Soviet artist Oleg Dmitrievich Korovin 1915-2002
Soviet artist Oleg Dmitrievich Korovin (October 29, 1915 – February 19, 2002) – a member of the USSR Union of Artists (1940), a veteran of the Great Patriotic War (1941-1945), an Honored Artist of the RSFSR. Oleg Korovin was born in a village of Glinskoye, near Yekaterinburg of Perm province. In 1936, he graduated from the Perm Art College. After graduation he returned to Sverdlovsk. After the Great Patriotic War he worked in book publishing – first in Sverdlovsk, and after 1972 in Perm. Back in the late 1940s, he became interested in the work of a story teller Pavel Bazhov, and alongside with other artists, participated in the creation of illustrations for the book “Malachite Box” (1949). He became widely known after the release of the Ural tales of Bazhov “Malachite Box” (1952), and the anniversary edition of Pushkin’s “Poltava”.
Many of his illustrations have the features of artistic expression and organically woven into the text of the work, in spite of the typical examples of easel painting. In the 1940-1950-th and subsequent years, the artist actively worked on illustrations for works by A. Barto (1947), Krylov (1947), Ostrovsky (1950), Voynich (1951) and AS Pushkin (1949, 1954).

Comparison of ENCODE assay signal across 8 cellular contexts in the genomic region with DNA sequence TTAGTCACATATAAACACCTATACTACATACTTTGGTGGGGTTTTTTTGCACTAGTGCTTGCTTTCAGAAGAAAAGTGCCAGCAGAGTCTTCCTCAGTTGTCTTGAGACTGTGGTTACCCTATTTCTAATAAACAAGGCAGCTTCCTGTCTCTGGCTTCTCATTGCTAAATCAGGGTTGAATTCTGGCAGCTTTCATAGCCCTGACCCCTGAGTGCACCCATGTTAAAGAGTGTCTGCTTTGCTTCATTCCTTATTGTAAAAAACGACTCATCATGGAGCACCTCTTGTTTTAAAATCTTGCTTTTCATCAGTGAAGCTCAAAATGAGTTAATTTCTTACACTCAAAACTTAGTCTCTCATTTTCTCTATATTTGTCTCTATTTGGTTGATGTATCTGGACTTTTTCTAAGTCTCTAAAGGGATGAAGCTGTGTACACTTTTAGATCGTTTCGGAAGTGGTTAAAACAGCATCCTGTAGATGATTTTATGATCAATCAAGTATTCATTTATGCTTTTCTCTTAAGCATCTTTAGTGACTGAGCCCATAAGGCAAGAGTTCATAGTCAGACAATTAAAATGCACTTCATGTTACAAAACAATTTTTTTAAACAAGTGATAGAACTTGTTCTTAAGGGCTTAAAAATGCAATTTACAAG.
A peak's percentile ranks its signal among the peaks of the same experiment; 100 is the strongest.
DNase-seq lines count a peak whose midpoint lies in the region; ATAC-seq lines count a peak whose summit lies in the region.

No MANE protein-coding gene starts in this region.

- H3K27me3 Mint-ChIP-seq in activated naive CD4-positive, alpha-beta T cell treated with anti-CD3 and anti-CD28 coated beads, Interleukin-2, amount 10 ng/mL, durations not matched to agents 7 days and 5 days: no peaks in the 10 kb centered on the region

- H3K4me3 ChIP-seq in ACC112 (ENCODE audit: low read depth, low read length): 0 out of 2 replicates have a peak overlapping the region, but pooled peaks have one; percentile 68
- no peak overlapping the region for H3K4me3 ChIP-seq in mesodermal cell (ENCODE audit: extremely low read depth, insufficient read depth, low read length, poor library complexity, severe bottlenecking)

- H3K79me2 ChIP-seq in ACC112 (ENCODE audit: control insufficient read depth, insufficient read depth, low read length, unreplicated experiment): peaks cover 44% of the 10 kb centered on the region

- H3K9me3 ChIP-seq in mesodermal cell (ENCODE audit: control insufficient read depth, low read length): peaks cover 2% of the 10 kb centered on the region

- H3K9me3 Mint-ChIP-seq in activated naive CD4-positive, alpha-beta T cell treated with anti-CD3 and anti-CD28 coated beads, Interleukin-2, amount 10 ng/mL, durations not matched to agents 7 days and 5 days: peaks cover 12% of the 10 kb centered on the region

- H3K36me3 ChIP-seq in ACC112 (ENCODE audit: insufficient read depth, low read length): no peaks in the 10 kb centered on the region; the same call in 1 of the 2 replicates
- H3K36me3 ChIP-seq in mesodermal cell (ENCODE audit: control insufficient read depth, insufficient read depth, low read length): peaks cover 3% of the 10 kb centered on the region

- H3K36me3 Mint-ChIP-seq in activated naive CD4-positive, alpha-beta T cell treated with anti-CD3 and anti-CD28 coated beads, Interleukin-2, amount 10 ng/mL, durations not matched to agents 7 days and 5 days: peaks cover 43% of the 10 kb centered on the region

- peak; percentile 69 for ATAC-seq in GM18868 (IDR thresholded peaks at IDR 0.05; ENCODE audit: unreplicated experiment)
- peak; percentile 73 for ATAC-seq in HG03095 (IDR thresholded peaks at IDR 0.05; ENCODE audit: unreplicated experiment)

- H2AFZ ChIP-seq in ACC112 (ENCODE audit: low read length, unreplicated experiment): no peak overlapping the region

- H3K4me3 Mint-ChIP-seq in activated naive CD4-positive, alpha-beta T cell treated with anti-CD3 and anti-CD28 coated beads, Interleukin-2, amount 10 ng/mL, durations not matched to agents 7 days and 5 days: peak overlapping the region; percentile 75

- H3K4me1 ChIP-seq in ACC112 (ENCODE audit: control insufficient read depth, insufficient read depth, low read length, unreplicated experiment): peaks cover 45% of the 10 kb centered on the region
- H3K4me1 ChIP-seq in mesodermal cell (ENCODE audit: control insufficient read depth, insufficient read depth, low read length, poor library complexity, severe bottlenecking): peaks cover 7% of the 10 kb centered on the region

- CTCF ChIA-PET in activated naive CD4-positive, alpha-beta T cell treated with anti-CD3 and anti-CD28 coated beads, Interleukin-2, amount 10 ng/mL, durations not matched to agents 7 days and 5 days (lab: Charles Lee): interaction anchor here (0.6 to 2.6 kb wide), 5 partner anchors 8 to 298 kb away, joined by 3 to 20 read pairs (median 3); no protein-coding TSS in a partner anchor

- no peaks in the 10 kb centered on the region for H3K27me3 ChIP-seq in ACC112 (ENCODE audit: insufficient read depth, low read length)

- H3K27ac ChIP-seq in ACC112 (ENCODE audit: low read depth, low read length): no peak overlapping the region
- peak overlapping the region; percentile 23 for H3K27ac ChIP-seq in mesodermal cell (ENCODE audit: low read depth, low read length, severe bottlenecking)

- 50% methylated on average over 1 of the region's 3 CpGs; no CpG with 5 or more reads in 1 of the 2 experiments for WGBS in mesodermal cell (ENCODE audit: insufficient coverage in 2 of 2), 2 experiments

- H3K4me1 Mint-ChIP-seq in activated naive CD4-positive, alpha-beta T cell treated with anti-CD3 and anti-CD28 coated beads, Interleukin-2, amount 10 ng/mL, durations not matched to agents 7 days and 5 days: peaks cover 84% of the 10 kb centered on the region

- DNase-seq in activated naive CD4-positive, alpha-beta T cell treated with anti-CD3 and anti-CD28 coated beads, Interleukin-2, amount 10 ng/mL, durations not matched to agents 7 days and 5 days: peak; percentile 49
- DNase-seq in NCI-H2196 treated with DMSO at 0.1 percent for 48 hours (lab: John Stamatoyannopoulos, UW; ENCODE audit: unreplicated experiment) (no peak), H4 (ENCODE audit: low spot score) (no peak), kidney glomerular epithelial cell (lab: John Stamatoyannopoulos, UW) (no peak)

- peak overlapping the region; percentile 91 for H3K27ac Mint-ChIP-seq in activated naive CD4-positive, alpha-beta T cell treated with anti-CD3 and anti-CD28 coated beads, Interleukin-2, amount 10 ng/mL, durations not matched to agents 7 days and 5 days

Soviet artist Oleg Dmitrievich Korovin was a member of the international, national and other art exhibitions. In addition, he participated in the International book exhibition in Bratislava (1966), and Finland (1969).
The main art form in which he worked – easel watercolor. For his painting is characteristic enchant alive supervision and spirituality of fantasy. He cooperated with such publishers as “Children’s Literature”, “Young Guard”, “Moscow Worker”, and several others. He illustrated books of such authors as A. Moshkovsky, S. Baruzdin, E. Permyak, and Yu Sotnik. But the most beautifully he illustrated “The Lost World” by Arthur Conan Doyle (1957).
Oleg Dmitrievich died February 19, 2002 (the city of Chekhov, Moscow region).